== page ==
When Duncan Jones, the offspring of David Bowie, made a low budget sci fi film, it was met with some surprise. Less shocking is Brandon Cronenberg’s foray into the genre, as he tries his hand at the body horror his father pioneered in Antiviral.
One would expect a weird film from a man brought up by and sharing half his genes with the man responsible for Crash, but perhaps not this weird. Antiviral is set in a future where the cult of celebrity has gone so far that people pay to be infected with celebrity diseases. To be fair, I think I’d rather get brain tumour from One Direction than go to one of their concerts, so it’s not that far off.
The main character, Syd (Caleb Landry Jones), works for a company which deals in this macabre trade, and gets wrapped up deep in the darker side of the industry when he tries to make a bit on the side doing virusy piracy, selling the infections on the black market.
While this premise may sound absurd, it’s not a million miles away from the culture we already have, a sign of good sci fi. In the documentary Trekkies a hard core Trek fan pays money for the glass used by the actor who plays Q in The Next Generation. The actor had the flu at the time, and the fan drank the remaining water in the glass to get the “Q virus”, a reference to the show.
As a society we are obsessed with the minute details of celebrity lives. Jade Goody, once diagnosed with cancer, documented every stage of her demise for her fans, hungry for every detail no matter how morbid. When Michael Jackson died, Sky news gave away tickets to two ecstatic fans. Tickets to his memorial service.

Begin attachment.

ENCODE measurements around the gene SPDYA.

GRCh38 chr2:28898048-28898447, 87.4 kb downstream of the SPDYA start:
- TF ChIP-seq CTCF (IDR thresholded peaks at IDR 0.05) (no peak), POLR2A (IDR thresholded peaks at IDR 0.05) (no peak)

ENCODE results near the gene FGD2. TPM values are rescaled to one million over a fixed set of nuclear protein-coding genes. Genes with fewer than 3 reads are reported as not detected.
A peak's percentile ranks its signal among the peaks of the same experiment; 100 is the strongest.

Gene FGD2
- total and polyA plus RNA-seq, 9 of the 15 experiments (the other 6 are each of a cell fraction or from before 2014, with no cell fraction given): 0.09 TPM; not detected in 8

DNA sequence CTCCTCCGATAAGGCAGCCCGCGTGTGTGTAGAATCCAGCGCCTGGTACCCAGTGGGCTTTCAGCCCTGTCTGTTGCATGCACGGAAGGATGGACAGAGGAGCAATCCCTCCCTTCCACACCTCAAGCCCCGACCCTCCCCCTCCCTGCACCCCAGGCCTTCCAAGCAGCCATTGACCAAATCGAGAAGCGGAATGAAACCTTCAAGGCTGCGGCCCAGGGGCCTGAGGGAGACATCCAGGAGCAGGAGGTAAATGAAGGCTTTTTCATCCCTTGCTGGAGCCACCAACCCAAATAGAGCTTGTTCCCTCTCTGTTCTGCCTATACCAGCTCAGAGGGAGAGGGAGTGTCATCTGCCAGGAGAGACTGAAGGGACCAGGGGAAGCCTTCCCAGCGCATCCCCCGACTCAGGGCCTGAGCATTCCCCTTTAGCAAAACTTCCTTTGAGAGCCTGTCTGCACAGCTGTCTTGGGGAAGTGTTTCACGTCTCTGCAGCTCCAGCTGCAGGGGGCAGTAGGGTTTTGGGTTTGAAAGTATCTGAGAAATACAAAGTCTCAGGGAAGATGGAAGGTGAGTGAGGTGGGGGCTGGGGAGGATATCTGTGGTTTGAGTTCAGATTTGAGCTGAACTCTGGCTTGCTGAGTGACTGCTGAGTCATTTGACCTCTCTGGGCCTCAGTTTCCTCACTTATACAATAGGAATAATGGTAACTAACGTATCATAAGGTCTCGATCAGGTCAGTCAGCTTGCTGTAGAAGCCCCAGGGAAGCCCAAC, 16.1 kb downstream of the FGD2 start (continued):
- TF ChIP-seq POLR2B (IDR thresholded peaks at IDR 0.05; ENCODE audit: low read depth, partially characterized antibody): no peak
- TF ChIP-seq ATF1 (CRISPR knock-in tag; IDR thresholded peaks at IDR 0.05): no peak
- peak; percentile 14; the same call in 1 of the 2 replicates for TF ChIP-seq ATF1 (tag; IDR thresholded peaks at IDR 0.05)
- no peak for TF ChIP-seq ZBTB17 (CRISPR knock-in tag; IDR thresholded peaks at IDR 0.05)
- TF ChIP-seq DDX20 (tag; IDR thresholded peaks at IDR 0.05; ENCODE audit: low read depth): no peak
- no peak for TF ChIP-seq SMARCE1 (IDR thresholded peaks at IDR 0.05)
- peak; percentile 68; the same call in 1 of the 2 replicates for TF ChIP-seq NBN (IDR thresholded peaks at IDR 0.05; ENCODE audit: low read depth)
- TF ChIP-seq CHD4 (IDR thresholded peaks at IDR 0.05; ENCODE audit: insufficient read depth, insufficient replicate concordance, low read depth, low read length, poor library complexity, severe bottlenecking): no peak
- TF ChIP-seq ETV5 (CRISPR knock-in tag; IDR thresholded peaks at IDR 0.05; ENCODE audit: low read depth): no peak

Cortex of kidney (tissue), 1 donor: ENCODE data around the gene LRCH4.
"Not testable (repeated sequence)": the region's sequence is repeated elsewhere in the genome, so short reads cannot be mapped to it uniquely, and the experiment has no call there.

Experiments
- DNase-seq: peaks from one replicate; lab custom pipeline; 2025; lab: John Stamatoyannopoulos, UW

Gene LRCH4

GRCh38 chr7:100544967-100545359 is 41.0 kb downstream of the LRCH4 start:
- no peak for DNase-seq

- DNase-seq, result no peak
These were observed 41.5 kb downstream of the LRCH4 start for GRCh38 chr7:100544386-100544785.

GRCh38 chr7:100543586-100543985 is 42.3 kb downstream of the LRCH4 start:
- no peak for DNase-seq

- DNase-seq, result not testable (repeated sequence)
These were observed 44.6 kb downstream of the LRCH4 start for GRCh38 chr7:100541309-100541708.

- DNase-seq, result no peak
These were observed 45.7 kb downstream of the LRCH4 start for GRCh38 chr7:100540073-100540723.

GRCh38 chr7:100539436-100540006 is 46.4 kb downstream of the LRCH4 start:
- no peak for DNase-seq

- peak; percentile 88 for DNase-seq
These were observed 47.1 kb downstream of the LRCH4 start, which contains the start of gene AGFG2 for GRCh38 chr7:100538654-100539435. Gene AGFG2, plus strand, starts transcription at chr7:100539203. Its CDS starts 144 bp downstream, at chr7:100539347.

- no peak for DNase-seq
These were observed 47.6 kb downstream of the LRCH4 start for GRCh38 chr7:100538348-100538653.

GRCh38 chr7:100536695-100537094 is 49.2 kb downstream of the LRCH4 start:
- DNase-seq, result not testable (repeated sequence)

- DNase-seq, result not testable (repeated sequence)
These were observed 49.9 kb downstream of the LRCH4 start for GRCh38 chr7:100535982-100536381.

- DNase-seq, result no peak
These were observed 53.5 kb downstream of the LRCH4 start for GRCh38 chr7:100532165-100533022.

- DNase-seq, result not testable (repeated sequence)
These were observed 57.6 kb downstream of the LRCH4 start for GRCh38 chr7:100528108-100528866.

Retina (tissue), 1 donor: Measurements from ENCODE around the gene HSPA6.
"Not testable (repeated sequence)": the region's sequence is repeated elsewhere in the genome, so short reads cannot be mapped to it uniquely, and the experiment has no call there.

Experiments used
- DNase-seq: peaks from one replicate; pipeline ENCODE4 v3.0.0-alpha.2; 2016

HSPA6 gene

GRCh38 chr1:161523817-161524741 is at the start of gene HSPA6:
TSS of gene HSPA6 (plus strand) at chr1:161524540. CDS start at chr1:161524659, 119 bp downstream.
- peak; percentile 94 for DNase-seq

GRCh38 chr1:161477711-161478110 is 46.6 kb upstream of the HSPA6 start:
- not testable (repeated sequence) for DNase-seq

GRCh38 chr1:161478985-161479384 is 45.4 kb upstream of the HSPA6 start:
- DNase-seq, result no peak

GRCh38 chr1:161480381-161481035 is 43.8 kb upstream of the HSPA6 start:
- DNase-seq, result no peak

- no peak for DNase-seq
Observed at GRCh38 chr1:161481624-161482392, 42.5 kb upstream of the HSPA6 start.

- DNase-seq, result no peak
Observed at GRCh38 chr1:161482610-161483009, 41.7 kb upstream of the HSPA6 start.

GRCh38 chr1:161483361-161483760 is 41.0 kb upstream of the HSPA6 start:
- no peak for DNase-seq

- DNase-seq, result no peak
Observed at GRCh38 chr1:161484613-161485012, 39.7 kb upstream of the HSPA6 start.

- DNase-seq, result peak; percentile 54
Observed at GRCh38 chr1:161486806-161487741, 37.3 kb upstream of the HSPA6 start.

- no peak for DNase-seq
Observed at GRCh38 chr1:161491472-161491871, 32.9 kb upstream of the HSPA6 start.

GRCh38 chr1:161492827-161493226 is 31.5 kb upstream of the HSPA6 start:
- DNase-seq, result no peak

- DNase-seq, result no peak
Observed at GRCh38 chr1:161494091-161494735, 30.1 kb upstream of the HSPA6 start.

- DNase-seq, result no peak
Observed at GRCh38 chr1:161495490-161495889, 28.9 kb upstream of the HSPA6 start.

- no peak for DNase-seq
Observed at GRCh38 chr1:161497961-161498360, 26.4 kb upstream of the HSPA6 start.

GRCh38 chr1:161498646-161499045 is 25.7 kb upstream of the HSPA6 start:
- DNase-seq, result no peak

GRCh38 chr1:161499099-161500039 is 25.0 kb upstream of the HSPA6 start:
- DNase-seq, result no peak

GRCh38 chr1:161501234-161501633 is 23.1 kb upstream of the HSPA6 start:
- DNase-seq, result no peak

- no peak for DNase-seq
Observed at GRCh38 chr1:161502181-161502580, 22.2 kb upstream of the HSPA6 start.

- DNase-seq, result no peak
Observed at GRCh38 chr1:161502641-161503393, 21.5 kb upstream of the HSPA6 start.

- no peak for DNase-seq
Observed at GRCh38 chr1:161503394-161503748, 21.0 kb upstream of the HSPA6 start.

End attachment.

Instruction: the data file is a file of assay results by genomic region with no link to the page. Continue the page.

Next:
This grim curiosity about celebrity lives is ripe for a satirical sci fi spin, and Antiviral does a very good job. Yet strangely it never gives much of an impression of a buzz around the celebrities. The main fictional celebrity, Hannah Geist (Sarah Gadon) is emblazoned on billboards, but as all the characters behave in a very stilted and clinical science fiction way, it rarely feel like the devoted fandom of our world.
This cold, monotonous approach to dialogue and characterization contributes to the general sense of unease of the society as a whole, but with people more like servile zombies than human beings it’s hard to connect to the characters. It’s similar in this sense to THX-1138, Equilibrium or Primer. In alien sci fi worlds it’s a great challenge to create relateable characters; one that Antiviral fails.
Where it’s strong is in the conspiracy-based plot. Often sci fi films, especially low budget ones that don’t chase a wider audience, are happy to throw ideas at the screen but not tie them together particularly well (again see Primer). Antiviral has an involving plot which plays by the rules of the world in which it’s set. This isn’t just an assortment of ideas for the audience to try and interpret, it’s a fully realised world with an interesting story to tell.
While this isn’t as good as Moon, it shows enough originality and directorial ingenuity to mark Brandon Cronenberg out as one to watch.